How Rishabh Pant’s genius helped secure $360 million rights deal


Three separate trips had been made to India to gauge interest, in late last year, March this year and again around the time of the IPL final in late May. There had, up to a point, been some reasons for pessimism given how the UK rights, put up late last year, had to be sold off at a significant discount due to a lack of competitive tension between BT and Sky, the two main bidders.

But in India, as broadcasters built up their own warchests for the IPL, there was always likely to be plenty of cash available from whichever broadcasters failed to secure all the packages they were seeking at the BCCI’s auction in June.

While CA did get close to reaching more modest terms with Sony, the enormous sums of money flashed around at the time of the IPL auction provided executives and board directors alike with some reason for pause, to see what was left over.

Day/night Tests may become increasingly prevalent in future India visits to Australia.Credit:Getty Images

As it turned out, they did not have long to wait. Star, having won the television rights for the IPL but lost out on the digital package to Viacom, made swift and decisive contact with CA in the days after the auction over the Queen’s Birthday weekend.

Their purpose was two-fold. First, the spare money available after the IPL auction gave Star the scope to change focus. Secondly, CA’s rights were effectively the “next cab off the rank”, with those for ICC events such as ODI and T20 World Cups to go on sale in August.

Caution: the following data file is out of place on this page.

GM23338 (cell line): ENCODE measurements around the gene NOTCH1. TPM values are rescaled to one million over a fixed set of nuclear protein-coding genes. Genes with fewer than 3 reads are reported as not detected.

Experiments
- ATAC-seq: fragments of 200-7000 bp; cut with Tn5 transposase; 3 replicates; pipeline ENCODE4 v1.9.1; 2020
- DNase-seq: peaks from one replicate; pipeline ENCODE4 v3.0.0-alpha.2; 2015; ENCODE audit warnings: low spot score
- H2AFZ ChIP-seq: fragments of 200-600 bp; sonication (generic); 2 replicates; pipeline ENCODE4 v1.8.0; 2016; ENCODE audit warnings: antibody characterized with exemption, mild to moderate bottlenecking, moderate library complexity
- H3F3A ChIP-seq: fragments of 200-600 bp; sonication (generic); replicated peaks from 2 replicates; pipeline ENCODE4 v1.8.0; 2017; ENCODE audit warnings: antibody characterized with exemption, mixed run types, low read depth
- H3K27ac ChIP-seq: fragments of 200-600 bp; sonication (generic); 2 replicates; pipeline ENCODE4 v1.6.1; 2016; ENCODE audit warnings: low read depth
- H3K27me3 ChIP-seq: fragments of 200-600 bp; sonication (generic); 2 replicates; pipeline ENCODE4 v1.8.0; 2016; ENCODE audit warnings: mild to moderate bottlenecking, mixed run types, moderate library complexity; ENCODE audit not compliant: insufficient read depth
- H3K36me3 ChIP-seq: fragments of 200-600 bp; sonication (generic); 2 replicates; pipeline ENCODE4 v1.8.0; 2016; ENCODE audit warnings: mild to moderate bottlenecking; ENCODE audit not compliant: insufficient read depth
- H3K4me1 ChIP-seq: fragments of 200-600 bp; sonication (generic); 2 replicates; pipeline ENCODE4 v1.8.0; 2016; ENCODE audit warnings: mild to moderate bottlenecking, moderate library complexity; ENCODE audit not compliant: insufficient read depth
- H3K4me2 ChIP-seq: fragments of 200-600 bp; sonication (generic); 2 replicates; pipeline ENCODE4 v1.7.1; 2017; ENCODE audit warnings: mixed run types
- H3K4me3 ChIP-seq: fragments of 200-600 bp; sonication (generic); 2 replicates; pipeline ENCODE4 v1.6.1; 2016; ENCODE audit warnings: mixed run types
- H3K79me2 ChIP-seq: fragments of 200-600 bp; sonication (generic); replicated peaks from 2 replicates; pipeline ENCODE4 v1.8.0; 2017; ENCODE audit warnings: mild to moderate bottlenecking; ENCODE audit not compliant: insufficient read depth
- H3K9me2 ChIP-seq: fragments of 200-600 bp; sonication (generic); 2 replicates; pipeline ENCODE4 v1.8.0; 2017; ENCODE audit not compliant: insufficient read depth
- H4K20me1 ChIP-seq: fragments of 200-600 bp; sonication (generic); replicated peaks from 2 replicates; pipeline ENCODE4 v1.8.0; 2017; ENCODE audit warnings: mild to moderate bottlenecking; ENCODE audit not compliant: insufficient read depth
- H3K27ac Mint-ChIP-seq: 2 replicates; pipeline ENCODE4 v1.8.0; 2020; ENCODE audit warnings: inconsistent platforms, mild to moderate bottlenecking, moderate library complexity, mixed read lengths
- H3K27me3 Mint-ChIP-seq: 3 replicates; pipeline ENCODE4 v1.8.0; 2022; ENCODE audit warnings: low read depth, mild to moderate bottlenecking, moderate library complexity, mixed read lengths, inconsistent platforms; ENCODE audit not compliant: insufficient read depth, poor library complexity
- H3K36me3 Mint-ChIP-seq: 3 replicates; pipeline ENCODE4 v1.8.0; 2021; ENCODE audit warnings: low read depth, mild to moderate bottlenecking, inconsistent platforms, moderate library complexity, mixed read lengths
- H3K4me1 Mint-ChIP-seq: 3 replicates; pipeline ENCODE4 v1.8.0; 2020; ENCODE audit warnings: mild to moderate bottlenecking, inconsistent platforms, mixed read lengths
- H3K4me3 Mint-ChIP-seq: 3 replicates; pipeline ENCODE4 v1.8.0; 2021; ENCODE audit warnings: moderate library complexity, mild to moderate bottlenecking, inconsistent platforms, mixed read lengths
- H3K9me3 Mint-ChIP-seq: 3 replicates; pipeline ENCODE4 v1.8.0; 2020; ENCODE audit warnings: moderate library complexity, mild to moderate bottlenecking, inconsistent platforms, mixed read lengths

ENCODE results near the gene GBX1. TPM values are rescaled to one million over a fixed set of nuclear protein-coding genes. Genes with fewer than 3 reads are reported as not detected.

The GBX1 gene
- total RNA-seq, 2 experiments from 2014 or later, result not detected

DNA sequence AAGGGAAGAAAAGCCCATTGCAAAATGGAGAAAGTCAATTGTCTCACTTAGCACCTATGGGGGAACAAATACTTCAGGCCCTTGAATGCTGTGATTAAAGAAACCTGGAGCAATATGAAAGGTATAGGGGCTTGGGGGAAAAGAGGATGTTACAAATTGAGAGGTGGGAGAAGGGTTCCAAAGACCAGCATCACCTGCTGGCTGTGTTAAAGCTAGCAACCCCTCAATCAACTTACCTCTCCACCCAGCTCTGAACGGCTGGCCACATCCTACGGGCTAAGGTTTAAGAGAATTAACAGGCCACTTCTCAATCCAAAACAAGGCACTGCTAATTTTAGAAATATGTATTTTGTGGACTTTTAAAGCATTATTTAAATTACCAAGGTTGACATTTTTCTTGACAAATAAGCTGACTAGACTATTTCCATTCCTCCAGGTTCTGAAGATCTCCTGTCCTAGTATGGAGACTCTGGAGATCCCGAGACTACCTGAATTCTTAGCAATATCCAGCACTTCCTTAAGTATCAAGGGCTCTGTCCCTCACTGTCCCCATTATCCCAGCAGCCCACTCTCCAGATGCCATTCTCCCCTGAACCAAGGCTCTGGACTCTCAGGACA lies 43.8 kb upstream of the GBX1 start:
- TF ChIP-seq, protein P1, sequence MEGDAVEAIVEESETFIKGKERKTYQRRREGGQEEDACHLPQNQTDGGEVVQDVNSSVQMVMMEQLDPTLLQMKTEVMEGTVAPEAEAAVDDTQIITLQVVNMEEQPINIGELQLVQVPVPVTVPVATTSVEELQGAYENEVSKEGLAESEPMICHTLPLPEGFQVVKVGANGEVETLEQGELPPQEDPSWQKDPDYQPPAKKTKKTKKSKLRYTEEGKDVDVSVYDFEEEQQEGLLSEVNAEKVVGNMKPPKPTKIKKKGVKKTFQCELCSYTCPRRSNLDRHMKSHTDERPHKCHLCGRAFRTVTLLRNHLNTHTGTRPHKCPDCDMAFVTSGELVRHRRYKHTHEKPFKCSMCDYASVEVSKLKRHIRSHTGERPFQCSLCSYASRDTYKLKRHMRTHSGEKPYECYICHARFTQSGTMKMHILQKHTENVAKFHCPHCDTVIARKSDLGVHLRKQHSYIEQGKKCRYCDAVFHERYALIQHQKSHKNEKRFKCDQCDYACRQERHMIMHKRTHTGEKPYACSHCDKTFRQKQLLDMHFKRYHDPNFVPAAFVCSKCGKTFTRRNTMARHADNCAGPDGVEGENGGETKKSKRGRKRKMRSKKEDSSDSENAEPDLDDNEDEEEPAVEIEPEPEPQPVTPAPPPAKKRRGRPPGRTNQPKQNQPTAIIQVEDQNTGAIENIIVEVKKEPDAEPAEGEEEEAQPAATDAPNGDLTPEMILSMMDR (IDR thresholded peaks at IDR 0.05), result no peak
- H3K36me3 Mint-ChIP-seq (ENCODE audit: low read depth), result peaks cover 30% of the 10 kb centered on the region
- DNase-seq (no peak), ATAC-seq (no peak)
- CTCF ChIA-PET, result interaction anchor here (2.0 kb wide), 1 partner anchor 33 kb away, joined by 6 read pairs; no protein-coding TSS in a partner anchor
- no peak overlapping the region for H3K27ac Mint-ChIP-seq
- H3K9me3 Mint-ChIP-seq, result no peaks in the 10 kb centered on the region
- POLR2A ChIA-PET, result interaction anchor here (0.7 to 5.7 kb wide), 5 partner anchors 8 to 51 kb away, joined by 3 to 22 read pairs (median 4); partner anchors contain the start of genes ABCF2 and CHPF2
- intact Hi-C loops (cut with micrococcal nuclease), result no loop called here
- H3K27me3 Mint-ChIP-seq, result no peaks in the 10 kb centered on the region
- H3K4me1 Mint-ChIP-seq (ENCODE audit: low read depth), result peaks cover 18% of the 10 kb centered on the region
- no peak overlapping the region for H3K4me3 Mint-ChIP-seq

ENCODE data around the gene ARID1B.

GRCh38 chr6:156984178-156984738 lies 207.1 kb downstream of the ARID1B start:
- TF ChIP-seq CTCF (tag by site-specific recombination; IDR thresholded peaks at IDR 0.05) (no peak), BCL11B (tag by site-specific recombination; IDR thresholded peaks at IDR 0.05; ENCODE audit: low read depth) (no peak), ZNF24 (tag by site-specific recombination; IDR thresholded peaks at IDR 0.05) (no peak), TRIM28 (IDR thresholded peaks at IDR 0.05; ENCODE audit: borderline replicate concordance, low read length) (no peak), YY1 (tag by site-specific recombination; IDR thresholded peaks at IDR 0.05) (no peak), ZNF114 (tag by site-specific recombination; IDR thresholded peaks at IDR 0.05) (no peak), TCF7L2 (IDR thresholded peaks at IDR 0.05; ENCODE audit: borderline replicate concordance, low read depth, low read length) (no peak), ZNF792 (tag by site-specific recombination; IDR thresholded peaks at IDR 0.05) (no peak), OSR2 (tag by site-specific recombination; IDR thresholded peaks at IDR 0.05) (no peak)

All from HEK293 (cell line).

Given exceptionally strong audiences for Test cricket in Australia over the past four years, a cycle with two expanded India Test series, plus two Ashes contests, was too attractive to let slide.

At a time when they are still navigating a bitter legal dispute with Seven, the direct result of its $450 million component of the $1.2 billion Australian rights deal shared with Foxtel in 2018 when the governing body cut ties with its former partners Nine and Ten, CA’s leaders did consider the relational implications of flipping from Sony back to Star.

Any concerns were assuaged in part by plenty of past history with Star, while dialogue with Sony had to remain cordial, given the network still holds the rights for the forthcoming Australian summer, and Test tours by the West Indies and South Africa.

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Equally, though, the appreciable uplift in rights value being offered by Star was gratefully accepted by CA after last year’s UK outcome, and during a period where Hockley and company are trying to rebuild financial reserves after COVID-19’s effects.

“Disney Star is synonymous with the game in India and we look forward to working with them to showcase the outstanding cricket played in Australia every summer,” Hockley said on Sunday.

“The magnitude of this association is a testament to the enduring rivalry and respect that exists between Australian and Indian teams, the excitement and popularity of WBBL and BBL, and the high regard of Australian cricket in India and global markets more broadly.″⁣

With the second-biggest deal in Australian cricket now accomplished, the next task will be to try to wring similar competitive interest out of a domestic broadcast market in which Seven, for all the legalities, still looms large.

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